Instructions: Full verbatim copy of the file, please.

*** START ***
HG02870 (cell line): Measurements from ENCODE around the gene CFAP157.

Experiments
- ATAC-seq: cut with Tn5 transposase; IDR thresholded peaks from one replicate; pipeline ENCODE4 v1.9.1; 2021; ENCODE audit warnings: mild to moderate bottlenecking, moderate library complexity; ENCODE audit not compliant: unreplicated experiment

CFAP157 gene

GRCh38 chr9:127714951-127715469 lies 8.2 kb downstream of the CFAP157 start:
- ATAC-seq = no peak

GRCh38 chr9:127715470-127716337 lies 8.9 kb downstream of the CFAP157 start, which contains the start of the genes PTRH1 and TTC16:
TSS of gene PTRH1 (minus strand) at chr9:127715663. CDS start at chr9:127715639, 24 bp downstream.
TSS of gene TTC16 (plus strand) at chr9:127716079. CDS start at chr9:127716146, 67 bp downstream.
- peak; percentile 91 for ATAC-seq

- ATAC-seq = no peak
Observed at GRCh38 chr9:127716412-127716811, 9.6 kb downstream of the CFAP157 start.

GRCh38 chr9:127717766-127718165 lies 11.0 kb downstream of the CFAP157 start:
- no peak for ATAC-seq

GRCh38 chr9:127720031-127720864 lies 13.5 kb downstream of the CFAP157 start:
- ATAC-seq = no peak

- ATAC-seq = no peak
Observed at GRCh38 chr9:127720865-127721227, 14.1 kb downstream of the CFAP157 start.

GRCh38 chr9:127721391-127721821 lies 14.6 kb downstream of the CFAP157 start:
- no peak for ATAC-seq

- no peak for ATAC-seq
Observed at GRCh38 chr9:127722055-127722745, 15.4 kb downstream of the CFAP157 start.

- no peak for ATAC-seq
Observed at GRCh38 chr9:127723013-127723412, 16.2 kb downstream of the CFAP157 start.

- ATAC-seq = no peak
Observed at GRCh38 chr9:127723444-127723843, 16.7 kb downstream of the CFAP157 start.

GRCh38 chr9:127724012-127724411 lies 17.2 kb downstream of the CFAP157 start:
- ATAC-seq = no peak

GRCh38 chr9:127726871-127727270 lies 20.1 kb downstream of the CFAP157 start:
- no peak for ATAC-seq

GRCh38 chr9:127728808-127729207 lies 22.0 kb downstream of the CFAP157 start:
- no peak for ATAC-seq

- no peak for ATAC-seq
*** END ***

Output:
HG02870 (cell line): Measurements from ENCODE around the gene CFAP157.

Experiments
- ATAC-seq: cut with Tn5 transposase; IDR thresholded peaks from one replicate; pipeline ENCODE4 v1.9.1; 2021; ENCODE audit warnings: mild to moderate bottlenecking, moderate library complexity; ENCODE audit not compliant: unreplicated experiment

CFAP157 gene

GRCh38 chr9:127714951-127715469 lies 8.2 kb downstream of the CFAP157 start:
- ATAC-seq = no peak

GRCh38 chr9:127715470-127716337 lies 8.9 kb downstream of the CFAP157 start, which contains the start of the genes PTRH1 and TTC16:
TSS of gene PTRH1 (minus strand) at chr9:127715663. CDS start at chr9:127715639, 24 bp downstream.
TSS of gene TTC16 (plus strand) at chr9:127716079. CDS start at chr9:127716146, 67 bp downstream.
- peak; percentile 91 for ATAC-seq

- ATAC-seq = no peak
Observed at GRCh38 chr9:127716412-127716811, 9.6 kb downstream of the CFAP157 start.

GRCh38 chr9:127717766-127718165 lies 11.0 kb downstream of the CFAP157 start:
- no peak for ATAC-seq

GRCh38 chr9:127720031-127720864 lies 13.5 kb downstream of the CFAP157 start:
- ATAC-seq = no peak

- ATAC-seq = no peak
Observed at GRCh38 chr9:127720865-127721227, 14.1 kb downstream of the CFAP157 start.

GRCh38 chr9:127721391-127721821 lies 14.6 kb downstream of the CFAP157 start:
- no peak for ATAC-seq

- no peak for ATAC-seq
Observed at GRCh38 chr9:127722055-127722745, 15.4 kb downstream of the CFAP157 start.

- no peak for ATAC-seq
Observed at GRCh38 chr9:127723013-127723412, 16.2 kb downstream of the CFAP157 start.

- ATAC-seq = no peak
Observed at GRCh38 chr9:127723444-127723843, 16.7 kb downstream of the CFAP157 start.

GRCh38 chr9:127724012-127724411 lies 17.2 kb downstream of the CFAP157 start:
- ATAC-seq = no peak

GRCh38 chr9:127726871-127727270 lies 20.1 kb downstream of the CFAP157 start:
- no peak for ATAC-seq

GRCh38 chr9:127728808-127729207 lies 22.0 kb downstream of the CFAP157 start:
- no peak for ATAC-seq

- no peak for ATAC-seq